Vegans and omnivores at the dinner table

If you're cooking for a vegan guest at a family meal or for a meal with friends, chances are you'll be cooking for omnivores and possibly vegetarians too. Question is - how to cater for everyone at once?

Before you start, remember that in most cases the reason for the meal is to enjoy each others' company and the food itself is secondary to this, so don't stress too much about whether the vegan option will be 'good enough'. Most vegans will just be glad of being given something suitable to eat and not being picked on for being 'different' or 'awkward'. If you are hosting a dinner party where the focus is on the food, use it as an excuse to get creative and experiment with some new dishes!

A fairly obvious point, but remember to check first whether any of your guests have food allergies, as some people do have allergies to common vegan ingredients such as nuts, soya or mushrooms.

If you have vegan and vegetarian guests, a vegan main course will also be a suitable vegetarian meal, so no need to cook separate meals for both.

Option 1: Have separate meat and vegan 'centrepieces' of the meal and make sure the potatoes/vegetables/other side dishes are vegan-friendly. This works well for meat-potatoes-vegetables meals such as a Sunday dinner or Christmas dinner, do a piece of meat for the meat-eaters and something else instead of the meat for the vegans/vegetarians.

Omnivores often like to help themselves to the vegan dish as an extra side dish, so make sure you make extra if it's going to be placed in the centre of the table for people to help themselves.

Advantages: the vegan(s) get to share most of the same food as everyone else, which is nicer from a social point of view. If everyone else is helping themselves to shared food placed in the middle of the table, it can feel a bit isolating for a lone vegan to be sitting there with their separate 'special' food while everyone else is sharing, so having at least some dishes which can be shared by everyone is often a good move.

If you haven't got much time to cook anything in addition to the omnivore meal, you can stick a vegan vegeburger under the grill and you're sorted.

Option 2: Make a separate self-contained meal for the vegan(s). Useful if you're making a self-contained meal for the omnivores (rather than a central piece of meat plus side dishes).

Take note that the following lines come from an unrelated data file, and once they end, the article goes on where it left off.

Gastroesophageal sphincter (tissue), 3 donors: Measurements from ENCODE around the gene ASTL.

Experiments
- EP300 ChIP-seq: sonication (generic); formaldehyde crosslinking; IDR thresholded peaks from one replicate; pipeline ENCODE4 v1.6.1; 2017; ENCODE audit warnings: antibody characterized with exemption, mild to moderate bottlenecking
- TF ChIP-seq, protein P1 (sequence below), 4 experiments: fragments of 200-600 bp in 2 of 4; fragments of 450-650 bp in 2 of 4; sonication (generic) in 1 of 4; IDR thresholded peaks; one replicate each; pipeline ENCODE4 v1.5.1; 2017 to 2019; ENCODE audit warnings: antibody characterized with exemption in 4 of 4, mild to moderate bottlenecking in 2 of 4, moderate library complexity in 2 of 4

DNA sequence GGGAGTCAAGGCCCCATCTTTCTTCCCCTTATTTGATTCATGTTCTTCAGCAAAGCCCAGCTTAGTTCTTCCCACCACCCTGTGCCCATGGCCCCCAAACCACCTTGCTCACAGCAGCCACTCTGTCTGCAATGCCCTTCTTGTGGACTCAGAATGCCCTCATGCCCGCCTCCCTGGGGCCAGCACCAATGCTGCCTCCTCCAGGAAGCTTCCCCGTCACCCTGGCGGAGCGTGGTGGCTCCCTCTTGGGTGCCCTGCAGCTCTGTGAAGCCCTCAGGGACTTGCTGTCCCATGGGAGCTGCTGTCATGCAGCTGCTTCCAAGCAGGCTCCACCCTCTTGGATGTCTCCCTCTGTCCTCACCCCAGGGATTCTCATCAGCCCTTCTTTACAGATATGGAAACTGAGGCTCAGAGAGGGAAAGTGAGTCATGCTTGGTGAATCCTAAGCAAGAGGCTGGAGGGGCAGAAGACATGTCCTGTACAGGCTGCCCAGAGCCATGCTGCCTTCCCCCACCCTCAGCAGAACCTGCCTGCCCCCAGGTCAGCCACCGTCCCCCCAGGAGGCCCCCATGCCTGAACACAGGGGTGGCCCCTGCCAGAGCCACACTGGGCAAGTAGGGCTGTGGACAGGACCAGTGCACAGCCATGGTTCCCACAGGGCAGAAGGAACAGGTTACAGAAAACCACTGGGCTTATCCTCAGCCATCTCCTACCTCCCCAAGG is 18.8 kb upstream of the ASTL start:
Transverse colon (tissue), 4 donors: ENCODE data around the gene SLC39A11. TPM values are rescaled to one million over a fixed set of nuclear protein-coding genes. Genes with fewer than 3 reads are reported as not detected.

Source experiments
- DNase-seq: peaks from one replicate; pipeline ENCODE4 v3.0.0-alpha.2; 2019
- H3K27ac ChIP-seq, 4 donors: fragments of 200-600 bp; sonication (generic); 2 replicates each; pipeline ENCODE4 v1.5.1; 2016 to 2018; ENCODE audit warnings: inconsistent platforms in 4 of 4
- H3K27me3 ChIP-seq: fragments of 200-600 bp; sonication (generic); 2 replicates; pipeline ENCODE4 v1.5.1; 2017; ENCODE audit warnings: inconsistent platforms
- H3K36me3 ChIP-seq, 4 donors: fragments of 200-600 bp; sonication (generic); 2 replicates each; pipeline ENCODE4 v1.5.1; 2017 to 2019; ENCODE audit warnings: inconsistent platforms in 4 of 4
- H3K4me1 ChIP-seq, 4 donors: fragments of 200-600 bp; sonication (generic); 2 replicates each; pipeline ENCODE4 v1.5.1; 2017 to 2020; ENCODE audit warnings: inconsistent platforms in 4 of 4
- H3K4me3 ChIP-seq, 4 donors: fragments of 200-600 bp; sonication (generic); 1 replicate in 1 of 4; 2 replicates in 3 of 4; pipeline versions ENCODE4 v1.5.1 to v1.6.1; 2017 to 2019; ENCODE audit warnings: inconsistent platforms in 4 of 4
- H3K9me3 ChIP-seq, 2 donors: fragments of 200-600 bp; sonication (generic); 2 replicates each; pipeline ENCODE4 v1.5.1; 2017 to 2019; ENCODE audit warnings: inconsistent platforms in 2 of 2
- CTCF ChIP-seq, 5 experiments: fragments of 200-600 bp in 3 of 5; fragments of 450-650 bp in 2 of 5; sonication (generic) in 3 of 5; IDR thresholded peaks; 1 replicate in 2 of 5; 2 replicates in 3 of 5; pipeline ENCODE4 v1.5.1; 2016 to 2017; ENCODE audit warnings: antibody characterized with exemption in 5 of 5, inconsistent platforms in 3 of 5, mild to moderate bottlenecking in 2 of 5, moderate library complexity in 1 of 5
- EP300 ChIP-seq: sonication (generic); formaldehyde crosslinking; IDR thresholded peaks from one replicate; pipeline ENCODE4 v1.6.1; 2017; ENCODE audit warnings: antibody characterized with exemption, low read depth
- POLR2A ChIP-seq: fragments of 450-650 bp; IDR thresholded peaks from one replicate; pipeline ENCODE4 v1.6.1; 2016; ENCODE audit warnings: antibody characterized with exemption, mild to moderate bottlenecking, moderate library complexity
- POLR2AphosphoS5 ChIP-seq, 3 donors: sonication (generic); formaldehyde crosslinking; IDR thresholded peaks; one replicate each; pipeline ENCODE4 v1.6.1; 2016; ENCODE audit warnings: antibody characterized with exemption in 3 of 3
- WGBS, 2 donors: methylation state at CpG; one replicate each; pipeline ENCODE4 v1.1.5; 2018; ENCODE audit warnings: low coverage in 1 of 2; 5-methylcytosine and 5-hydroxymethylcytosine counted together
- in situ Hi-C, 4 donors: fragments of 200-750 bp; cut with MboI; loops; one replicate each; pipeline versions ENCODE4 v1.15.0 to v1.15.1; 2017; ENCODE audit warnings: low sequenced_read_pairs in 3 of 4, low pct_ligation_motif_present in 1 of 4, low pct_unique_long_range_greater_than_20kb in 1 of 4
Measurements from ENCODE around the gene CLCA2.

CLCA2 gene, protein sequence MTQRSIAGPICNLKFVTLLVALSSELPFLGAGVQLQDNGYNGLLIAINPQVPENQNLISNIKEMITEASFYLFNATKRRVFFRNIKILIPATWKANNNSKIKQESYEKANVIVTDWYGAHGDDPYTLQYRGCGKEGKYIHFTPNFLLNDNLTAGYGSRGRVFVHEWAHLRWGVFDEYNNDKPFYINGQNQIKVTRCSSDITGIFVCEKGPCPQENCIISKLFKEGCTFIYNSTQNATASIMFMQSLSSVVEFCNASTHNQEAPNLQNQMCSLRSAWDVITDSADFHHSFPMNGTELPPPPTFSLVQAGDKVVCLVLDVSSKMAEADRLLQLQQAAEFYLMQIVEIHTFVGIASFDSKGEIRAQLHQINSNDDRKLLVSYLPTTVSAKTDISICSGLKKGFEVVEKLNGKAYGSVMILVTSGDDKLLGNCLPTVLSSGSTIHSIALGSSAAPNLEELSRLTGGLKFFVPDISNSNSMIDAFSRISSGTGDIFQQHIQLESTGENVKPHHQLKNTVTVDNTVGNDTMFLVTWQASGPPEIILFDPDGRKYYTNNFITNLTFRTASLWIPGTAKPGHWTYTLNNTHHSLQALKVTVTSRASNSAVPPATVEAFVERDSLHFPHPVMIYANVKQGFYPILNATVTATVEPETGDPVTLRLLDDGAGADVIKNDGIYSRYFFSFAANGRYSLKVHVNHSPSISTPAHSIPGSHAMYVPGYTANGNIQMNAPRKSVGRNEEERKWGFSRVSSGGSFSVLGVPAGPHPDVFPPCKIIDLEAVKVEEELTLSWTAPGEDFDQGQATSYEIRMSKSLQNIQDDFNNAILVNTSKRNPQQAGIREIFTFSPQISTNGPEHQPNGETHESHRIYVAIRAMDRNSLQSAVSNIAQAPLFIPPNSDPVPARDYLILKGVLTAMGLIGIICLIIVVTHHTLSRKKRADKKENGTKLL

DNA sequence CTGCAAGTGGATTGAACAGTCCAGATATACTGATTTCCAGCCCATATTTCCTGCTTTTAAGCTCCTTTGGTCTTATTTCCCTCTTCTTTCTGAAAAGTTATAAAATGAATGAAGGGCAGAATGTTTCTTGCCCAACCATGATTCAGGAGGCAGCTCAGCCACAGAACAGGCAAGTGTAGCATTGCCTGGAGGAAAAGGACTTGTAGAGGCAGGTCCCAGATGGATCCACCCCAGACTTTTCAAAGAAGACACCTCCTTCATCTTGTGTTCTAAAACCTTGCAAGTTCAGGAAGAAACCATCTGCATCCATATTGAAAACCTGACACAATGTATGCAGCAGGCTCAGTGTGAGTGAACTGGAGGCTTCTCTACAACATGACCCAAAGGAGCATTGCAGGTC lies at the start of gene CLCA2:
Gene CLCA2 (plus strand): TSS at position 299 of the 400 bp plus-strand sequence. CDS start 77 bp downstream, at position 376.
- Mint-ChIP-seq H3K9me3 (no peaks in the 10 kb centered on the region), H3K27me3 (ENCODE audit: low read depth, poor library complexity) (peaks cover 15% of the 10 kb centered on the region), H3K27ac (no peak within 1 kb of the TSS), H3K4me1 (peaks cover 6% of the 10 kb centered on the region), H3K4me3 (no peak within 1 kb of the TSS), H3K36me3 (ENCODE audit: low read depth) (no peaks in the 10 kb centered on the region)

Advantage: you don't have to worry about making parts of the omnivores' meal vegan-friendly, just do the one dish for the vegan and do what you please with the rest of the food.

Disadvantage: Having to cook a whole separate meal (or you could use a ready meal if necessary).

Option 3: Make a dish where the meat or alternative vegan ingredient can be added in at the end. This works well for some quick meals such as stir-fries, DIY pizzas, pasta sauces or sausage casserole, where the meat can be cooked separately and added to some portions when the rest of the dish is ready. This is not a case of 'just leaving the meat out' - add a vegan alternative such as tofu pieces, nuts or beans instead. This also works for dishes based on pasta or rice: e.g. vegan and meat chilli or bolognese cooked in separate pans, but adding the same vegetables to each and cooking one lot of rice or pasta.

Option 4: Make everyone a vegan meal. Unless they're hardcore carnivores, people often enjoy the chance to eat something different to their usual fare and wouldn't object to eating a meatless meal. Nowadays more and more people don't eat meat at every meal anyway, either for health, cost or environmental reasons. Make something familiar, such as a pasta dish, and they may not even notice they're eating vegan food. Not that vegan food is any less tasty than non-vegan food, it's just people's preconceptions that may be a barrier sometimes.

Advantages: Making and serving one meal for everyone makes life simpler.

You get to cook something a bit different from the standard food your non-vegan guests wil be used to, therefore making it easier to impress them!

The vegan guest(s) get to share the same food as everyone else, which is more inclusive from a social point of view.

Option 5: Ask your vegan guest to bring their own food, either something to have instead of the meat or a whole separate meal. Not always the best option if you've specifically invited someone for dinner, but as Brits generally don't like to 'make a scene' or feel like they're being an inconvenience bringing a meal might be preferable to feeling like a nuisance. In this situation the vegan could bring something to share which will act as their main meal but the rest of the group could help themselves to as an extra side dish.

Option 6: Go to a restaurant! Eating out with vegans

A couple of good articles on the subject of vegan dinner guests, courtesy of h2g2:

For non-vegans
For vegans scroll down to the 'The Vegan Guest' section.